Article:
By Douglas Feiden
Homeowners who beseech the Board of Historic Preservation and Architectural Review to let them alter, expand, rebuild, demolish or otherwise transform homes in Sag Harbor’s Historic District and its environs have been hearing an unambiguous message of late: “Not so fast!”
Under the stewardship of Anthony Brandt, its founding chairman, who returned to lead a revamped and tougher ARB in July 2015, the board’s more muscular posture was on display at its meeting on Thursday, May 26, when it gave the go-slow signal to plans for properties on Main Street, Hampton Street, and Bay Street.
The yellow light first started flashing over the issue of pilasters at 155 Main Street, the big white Corcoran Building that is directly to the south of the granite Civil War monument in the mini-park by the Y-shaped corner of Main and Madison streets.
Pilasters? Yes, the board was exercised over pilasters, which are the column-like structures often found on neo-Classical building exteriors, protruding slightly from a façade, that serve a purely ornamental architectural function and are not load-bearing.
Property owner Sag Harbor Pooh LLC had applied for a Certificate of Appropriateness, which is needed to obtain village building permits, to replace rotted exterior woodwork and repaint it the same color, white, essentially altering some of the original pilasters, which had clearly sustained water damage.
“Everything is rotten and falling apart,” said Rory Knight, a builder and contractor for the project.
The problem was that the board wasn’t satisfied with the details in the drawings he submitted and felt it couldn’t approve a scope of work that could potentially expand during construction without more clarity about both existing issues and proffered solutions.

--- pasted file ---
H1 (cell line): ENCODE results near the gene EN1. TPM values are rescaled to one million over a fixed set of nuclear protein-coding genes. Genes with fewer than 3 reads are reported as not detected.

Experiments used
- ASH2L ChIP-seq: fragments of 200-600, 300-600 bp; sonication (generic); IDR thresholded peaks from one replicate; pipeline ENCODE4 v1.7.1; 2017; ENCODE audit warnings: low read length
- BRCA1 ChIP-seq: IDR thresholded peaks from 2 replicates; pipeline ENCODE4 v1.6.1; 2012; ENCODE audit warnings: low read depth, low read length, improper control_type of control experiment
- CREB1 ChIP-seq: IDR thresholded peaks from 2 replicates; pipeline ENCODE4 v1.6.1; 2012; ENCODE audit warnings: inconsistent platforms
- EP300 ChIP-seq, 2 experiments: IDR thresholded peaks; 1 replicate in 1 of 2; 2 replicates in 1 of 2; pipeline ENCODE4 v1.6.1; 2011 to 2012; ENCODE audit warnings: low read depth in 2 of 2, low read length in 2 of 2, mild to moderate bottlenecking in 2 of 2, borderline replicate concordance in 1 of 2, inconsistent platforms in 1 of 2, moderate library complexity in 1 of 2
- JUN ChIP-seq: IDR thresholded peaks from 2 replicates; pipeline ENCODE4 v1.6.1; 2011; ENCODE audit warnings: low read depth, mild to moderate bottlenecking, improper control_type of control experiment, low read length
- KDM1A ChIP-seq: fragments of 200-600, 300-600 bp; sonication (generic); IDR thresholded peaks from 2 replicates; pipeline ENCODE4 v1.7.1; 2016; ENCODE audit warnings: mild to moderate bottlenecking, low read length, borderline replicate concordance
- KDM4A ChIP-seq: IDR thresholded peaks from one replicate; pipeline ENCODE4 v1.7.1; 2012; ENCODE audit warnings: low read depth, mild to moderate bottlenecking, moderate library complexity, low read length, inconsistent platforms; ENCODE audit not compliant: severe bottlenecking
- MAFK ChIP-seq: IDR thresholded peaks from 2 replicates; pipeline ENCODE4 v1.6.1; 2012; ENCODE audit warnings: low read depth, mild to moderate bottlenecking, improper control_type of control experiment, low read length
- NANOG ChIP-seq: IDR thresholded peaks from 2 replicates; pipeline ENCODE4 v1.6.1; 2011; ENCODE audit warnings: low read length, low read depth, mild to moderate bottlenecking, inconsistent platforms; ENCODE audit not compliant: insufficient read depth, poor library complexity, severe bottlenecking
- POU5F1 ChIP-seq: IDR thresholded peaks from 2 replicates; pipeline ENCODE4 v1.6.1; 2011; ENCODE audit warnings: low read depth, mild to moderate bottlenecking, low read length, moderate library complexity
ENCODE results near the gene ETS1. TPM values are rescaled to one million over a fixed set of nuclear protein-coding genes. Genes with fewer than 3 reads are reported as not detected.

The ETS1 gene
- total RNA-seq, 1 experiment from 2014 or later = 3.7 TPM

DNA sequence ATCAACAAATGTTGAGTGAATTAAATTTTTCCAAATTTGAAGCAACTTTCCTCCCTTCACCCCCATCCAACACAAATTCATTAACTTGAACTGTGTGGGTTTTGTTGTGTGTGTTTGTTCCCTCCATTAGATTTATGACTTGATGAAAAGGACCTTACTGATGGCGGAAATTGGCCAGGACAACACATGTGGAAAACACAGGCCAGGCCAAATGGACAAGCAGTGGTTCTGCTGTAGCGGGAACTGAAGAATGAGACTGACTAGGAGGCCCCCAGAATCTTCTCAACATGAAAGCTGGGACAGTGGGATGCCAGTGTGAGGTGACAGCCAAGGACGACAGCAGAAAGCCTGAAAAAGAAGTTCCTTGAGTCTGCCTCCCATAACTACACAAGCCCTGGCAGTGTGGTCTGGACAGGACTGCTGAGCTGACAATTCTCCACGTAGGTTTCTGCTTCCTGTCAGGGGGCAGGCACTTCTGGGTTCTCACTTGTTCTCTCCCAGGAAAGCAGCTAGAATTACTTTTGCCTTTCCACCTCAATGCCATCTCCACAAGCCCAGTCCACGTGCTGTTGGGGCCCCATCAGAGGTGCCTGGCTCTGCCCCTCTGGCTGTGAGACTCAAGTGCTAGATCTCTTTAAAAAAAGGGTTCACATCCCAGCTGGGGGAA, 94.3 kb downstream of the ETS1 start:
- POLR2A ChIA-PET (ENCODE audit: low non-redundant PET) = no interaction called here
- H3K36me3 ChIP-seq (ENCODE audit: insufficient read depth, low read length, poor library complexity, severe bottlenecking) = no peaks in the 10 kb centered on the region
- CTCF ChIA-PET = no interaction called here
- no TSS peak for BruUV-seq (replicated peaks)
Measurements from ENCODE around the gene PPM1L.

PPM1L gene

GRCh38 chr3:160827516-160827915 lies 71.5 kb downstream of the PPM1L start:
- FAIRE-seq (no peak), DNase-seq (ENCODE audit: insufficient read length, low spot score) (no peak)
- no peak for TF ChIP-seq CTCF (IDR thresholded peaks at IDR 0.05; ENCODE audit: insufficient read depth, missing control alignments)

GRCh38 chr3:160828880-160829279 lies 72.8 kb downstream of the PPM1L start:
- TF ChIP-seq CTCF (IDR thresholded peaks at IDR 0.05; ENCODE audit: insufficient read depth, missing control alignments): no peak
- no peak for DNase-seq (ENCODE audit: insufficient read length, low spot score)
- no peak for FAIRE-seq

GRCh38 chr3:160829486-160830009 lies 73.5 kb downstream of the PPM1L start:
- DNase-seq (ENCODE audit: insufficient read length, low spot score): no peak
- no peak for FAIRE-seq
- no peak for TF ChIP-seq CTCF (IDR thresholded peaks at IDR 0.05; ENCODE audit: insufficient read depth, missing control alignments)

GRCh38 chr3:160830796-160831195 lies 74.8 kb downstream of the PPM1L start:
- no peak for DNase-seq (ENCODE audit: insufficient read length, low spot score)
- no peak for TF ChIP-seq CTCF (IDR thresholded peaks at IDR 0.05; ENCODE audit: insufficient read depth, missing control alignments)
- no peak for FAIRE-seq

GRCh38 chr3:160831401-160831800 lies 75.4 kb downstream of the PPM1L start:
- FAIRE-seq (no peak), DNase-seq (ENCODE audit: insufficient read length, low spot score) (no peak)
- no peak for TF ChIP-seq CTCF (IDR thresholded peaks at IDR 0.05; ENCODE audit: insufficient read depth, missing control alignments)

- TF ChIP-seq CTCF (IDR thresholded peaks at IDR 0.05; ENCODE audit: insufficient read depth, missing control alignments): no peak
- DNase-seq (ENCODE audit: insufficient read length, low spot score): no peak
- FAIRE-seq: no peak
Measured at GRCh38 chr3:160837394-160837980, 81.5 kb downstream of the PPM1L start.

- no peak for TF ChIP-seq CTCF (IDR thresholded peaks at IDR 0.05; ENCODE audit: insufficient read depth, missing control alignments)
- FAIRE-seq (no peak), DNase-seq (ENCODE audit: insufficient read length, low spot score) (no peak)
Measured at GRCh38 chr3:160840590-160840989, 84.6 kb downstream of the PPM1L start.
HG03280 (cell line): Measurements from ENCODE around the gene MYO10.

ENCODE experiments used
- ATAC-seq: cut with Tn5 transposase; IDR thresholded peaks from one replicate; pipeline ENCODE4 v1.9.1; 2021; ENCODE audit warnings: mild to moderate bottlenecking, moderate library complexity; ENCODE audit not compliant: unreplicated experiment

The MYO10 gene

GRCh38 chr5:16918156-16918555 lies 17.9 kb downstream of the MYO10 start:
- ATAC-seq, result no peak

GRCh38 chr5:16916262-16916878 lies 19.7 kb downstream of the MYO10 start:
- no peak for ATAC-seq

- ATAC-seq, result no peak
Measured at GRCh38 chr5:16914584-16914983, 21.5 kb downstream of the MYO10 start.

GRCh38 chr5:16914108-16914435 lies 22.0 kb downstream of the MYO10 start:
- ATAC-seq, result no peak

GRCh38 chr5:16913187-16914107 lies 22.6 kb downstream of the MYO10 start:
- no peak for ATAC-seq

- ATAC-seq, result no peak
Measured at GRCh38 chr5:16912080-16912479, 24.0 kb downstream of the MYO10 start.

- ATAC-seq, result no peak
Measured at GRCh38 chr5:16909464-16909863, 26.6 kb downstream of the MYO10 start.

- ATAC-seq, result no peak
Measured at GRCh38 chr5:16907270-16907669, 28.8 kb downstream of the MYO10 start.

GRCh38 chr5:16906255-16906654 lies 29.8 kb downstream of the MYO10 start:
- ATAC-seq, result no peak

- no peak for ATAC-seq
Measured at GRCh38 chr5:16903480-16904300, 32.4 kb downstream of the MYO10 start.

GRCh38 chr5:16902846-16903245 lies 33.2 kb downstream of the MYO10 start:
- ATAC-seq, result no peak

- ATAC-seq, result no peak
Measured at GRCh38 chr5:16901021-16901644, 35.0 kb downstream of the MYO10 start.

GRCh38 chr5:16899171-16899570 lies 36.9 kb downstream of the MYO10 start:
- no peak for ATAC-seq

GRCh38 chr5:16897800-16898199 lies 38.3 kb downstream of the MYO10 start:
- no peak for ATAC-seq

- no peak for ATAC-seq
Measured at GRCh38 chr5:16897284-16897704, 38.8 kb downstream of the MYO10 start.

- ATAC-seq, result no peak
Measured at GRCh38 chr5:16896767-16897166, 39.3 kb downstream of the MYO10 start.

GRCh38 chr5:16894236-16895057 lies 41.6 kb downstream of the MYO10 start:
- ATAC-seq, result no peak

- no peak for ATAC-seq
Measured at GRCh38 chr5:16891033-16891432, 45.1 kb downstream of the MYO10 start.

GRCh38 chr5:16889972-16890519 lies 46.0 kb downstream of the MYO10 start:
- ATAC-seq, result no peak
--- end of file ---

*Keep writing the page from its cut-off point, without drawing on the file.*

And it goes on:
“We’ve had whole buildings disappear because someone said that something was rotten,” said board member Dean Gomolka.
And the Corcoran Building isn’t just any edifice: Originally known as the Stanton House, it was the home of Admiral Oscar Stanton, who accompanied Commodore Matthew Perry on his historic visit to Japan in 1853, which resulted in the opening of Japan to the West, according to the 1975 edition of “Guide to Sag Harbor: Landmarks, Home and History.”
Built in 1840, it is a Greek Revival treasure with a lacy gingerbread Victorian porch added on decades later, a street-facing gable, delicate triangular windows, prominent pediment, striking front doorway with a leaded transom and sidelights, and, as the guide points out, “The corner boards are pilasters.”
It is those pilasters that caught the attention of Zach Studenroth, the architectural historian and historic consultant to the ARB who may be one of the only scholars on the East End fluent in the distinction between fluted pilasters, which have inward-curving channels, and reeded pilasters, whose channels protrude outward from the surface.
“Each of these pilasters is different,” said Mr. Studenroth. “Each presents its own little story in terms of what happened here…
“But none of these details are in the drawings, so it’s a little hard to see exactly what’s being proposed … and it is difficult for this board to approve a scope of work not indicated in the drawings.”
In other words, the message is that the ARB doesn’t want a close approximation of what’s being proposed. It wants the minutiae.
Mr. Knight seemed a tad perplexed by the board’s demands — and that was before members asked him about the shutters. “If it’s structurally sound, it stays,” he said simply. “Whatever is preservable, we’ll preserve.”
At that point, Mr. Brandt provided a macro-view of what the newly empowered ARB is all about: “This is one of the more magnificent buildings that exists in Sag Harbor,” he said.
“And when it gets to be that important, we’ll be watching very carefully. So while it may seem like a pain in the neck to you for us to go into this immense detail, we have to do this. That’s our job.”
Mr. Knight was asked to come back with details. The application was tabled.